Physics and Trading? Hmm…….

Discussion in 'Trading' started by FutTrd, Sep 18, 2006.

  1. FutTrd


    Friend of mine is physicist by education and he is getting into trading.
    He has had a revelation and he shared it with me. No not the religious kind.

    The trading kind.

    Okay, you are all familiar with water running down the windshield of your car.

    Try to recall seeing last time a single stream of water running down your windshield.

    Although you know that stream will go down you don’t know exact path it will take.

    As the stream goes down it curves slightly differently every time.

    Now he says that, stock charts are exactly like streaming fluids over uneven surface.
    Seemingly random and yes with a degree of randomness but also with a degree of predictability.

    All one needs to do is keep measuring deviation of fluid from the norm, the greater deviation the greater the probability that fluid when and if it snaps back into norm
    will result in fluid being very predictable for a short while. Until deviations start again the cycle.

    I don’t fully yet understand it myself, I am not a math whiz.

    Basically this is sort of like “Control of Chaos by Capture and Release”
    and “Fluid Dynamics”.

    I find it interesting how inspiration can come from all kinds of natural rules.
  2. Interesting thinking.

    I have a related view ...
    the messier the market (on whatever timeframe) the more promising the move that will finally emerge from the mess

    messy = more chaotic = harder to extract money

    How does he explain that the water will turn around and go back uphill?
  3. This is Hurst cycle theory - price has random movement within predictable boundaries.
  4. FutTrd


    I guess its all just reinventing the wheel

    people invent the wheel and keep it secret, and some give it away

    yet still internet is so large that some people just reinvent the same thing rather then spend months trying to find it on the net.

    whatever you think of, there are people out there who perhaps are doing the same thing, even if it is small number
  5. I'd wager there is nothing your friend can think of about the market, that the legions of Ph.D. quants currently banging on this market have not thought of.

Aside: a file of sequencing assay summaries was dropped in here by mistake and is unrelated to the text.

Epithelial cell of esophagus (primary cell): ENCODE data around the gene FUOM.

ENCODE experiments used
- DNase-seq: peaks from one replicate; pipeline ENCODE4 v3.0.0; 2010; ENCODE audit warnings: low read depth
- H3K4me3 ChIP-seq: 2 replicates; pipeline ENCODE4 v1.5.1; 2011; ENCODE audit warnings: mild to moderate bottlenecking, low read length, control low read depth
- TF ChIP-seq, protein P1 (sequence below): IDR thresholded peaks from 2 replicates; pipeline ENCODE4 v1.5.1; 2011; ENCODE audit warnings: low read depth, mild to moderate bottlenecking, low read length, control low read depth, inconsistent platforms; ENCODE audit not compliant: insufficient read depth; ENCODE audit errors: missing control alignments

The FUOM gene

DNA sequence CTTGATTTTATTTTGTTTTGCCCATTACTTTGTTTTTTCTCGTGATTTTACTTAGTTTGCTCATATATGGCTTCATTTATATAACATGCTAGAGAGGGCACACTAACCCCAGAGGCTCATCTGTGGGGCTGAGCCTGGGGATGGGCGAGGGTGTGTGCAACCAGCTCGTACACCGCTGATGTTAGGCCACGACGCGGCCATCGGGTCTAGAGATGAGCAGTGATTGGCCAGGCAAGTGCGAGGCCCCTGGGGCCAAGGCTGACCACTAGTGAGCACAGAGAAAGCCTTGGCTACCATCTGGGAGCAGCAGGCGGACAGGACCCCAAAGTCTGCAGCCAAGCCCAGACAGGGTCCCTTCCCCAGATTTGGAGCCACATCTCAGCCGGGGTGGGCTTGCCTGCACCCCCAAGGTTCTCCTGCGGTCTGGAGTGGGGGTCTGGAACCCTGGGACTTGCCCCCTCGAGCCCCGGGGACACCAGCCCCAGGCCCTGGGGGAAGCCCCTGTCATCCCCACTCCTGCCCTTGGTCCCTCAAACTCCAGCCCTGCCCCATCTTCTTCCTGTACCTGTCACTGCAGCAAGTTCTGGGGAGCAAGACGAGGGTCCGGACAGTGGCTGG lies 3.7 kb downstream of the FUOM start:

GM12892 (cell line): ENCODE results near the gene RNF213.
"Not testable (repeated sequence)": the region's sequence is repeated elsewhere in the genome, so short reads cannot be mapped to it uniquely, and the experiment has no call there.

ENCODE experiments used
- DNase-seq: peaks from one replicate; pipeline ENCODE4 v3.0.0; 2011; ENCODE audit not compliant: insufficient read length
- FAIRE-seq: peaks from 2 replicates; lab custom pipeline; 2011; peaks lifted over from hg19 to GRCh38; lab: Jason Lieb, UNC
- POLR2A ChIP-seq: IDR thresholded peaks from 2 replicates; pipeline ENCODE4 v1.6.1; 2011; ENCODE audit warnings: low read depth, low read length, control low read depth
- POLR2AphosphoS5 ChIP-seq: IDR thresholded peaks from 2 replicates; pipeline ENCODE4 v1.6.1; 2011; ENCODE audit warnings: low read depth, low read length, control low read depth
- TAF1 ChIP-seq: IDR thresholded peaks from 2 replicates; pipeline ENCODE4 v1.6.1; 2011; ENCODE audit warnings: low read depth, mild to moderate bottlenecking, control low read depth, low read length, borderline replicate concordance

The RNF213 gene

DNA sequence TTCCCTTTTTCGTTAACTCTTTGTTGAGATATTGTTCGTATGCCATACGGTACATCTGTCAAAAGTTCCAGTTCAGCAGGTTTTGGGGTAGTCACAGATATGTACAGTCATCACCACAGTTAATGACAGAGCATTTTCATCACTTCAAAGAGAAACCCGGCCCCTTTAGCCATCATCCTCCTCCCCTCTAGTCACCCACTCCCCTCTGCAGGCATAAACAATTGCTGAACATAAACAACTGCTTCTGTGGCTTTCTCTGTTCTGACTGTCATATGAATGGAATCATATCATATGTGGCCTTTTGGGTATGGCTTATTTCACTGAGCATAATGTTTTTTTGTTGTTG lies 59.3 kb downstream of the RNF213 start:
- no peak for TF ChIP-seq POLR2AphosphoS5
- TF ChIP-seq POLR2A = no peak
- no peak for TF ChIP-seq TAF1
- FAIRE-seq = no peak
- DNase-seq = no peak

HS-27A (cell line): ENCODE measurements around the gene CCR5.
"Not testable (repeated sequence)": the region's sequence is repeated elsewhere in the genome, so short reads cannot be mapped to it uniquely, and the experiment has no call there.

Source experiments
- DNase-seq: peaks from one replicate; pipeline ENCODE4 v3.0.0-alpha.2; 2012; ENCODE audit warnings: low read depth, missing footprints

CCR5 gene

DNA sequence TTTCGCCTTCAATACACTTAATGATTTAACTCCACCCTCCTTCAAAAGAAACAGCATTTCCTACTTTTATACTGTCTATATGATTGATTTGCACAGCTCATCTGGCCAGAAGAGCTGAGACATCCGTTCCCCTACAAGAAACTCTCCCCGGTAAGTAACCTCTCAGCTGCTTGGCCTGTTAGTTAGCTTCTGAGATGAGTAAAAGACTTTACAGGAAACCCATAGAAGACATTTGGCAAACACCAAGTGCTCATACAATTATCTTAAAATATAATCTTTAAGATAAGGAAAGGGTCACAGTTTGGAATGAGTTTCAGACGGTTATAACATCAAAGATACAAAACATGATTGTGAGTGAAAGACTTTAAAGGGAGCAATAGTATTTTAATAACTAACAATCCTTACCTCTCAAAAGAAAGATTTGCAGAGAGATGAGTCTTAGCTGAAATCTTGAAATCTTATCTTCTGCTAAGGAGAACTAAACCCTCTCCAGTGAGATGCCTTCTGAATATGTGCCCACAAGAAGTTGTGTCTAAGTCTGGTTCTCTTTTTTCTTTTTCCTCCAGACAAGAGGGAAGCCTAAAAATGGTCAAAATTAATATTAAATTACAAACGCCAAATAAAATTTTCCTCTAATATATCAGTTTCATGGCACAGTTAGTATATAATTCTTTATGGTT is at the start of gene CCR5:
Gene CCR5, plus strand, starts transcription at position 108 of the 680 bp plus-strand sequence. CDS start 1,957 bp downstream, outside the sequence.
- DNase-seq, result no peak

It takes more than that to be successful. It's all about execution, position size, experience and working the psychology of other traders.

    That's my take, anyway. I'm often wrong.

    Good trading to all.

  6. This is straight reversion to the mean.

    The window is not an uneven surface. What is there is small stationary droplets of water affecting the flow.

    The patterns going away from the centerline of the windshield all exhibit a favorable drift due to wind over riding the gravitational forces.

    The precipitation level is the greatest factor involved; you may notice this phenomena has two extreme limits of occurance both set by rainfall rates.

    You do not understand physics and your friend doesn't know how to apply physics to the market.
  7. I think that pure sciences such as physics have limited application to the markets. Crowds may often operate as a group, but the individuals that form them are not quite the mindless particles* that they would probably have to be in order that the laws of physics could be used to describe them with full confidence. That's my guess, anyway.

    * Of course, there are some exceptions.:D
  8. lescor


    Nothing special with that revelation. Have your friend read up on bollinger bands or keltner channels.

    He's about 5% of the way to having a tradeable strategy.
  9. piezoe


    It might be of interest to know that financial institutions are one of the main sources of jobs for newly minted Ph.D. Physicists.
  10. ozzy


    That's because no one else will hire them.

    As much as I loved physics when I was younger, it's a mistake to pursue this subject in university.
    #10     Sep 18, 2006